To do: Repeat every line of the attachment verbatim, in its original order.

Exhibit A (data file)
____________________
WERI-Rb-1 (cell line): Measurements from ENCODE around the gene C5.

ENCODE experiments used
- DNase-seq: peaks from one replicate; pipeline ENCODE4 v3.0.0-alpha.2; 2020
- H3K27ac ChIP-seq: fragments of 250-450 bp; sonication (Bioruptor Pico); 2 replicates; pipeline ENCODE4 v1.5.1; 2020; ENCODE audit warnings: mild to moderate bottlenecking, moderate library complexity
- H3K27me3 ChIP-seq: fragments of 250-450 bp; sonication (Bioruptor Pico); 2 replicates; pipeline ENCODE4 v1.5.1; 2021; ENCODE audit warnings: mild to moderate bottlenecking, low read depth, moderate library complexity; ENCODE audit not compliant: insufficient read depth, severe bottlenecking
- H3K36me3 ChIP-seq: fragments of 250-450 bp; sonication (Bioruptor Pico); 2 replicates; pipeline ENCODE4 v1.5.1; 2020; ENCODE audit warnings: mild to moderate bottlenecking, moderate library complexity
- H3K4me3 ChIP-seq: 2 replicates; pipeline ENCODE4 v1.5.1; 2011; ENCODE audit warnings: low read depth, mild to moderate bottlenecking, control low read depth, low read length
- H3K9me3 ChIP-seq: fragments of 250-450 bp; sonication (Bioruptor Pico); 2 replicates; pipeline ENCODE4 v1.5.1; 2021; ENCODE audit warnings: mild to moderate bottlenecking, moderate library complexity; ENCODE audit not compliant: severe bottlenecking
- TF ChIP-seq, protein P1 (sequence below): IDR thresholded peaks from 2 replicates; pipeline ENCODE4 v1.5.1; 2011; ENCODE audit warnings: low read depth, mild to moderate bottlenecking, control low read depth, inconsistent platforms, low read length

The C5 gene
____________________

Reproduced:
WERI-Rb-1 (cell line): Measurements from ENCODE around the gene C5.

ENCODE experiments used
- DNase-seq: peaks from one replicate; pipeline ENCODE4 v3.0.0-alpha.2; 2020
- H3K27ac ChIP-seq: fragments of 250-450 bp; sonication (Bioruptor Pico); 2 replicates; pipeline ENCODE4 v1.5.1; 2020; ENCODE audit warnings: mild to moderate bottlenecking, moderate library complexity
- H3K27me3 ChIP-seq: fragments of 250-450 bp; sonication (Bioruptor Pico); 2 replicates; pipeline ENCODE4 v1.5.1; 2021; ENCODE audit warnings: mild to moderate bottlenecking, low read depth, moderate library complexity; ENCODE audit not compliant: insufficient read depth, severe bottlenecking
- H3K36me3 ChIP-seq: fragments of 250-450 bp; sonication (Bioruptor Pico); 2 replicates; pipeline ENCODE4 v1.5.1; 2020; ENCODE audit warnings: mild to moderate bottlenecking, moderate library complexity
- H3K4me3 ChIP-seq: 2 replicates; pipeline ENCODE4 v1.5.1; 2011; ENCODE audit warnings: low read depth, mild to moderate bottlenecking, control low read depth, low read length
- H3K9me3 ChIP-seq: fragments of 250-450 bp; sonication (Bioruptor Pico); 2 replicates; pipeline ENCODE4 v1.5.1; 2021; ENCODE audit warnings: mild to moderate bottlenecking, moderate library complexity; ENCODE audit not compliant: severe bottlenecking
- TF ChIP-seq, protein P1 (sequence below): IDR thresholded peaks from 2 replicates; pipeline ENCODE4 v1.5.1; 2011; ENCODE audit warnings: low read depth, mild to moderate bottlenecking, control low read depth, inconsistent platforms, low read length

The C5 gene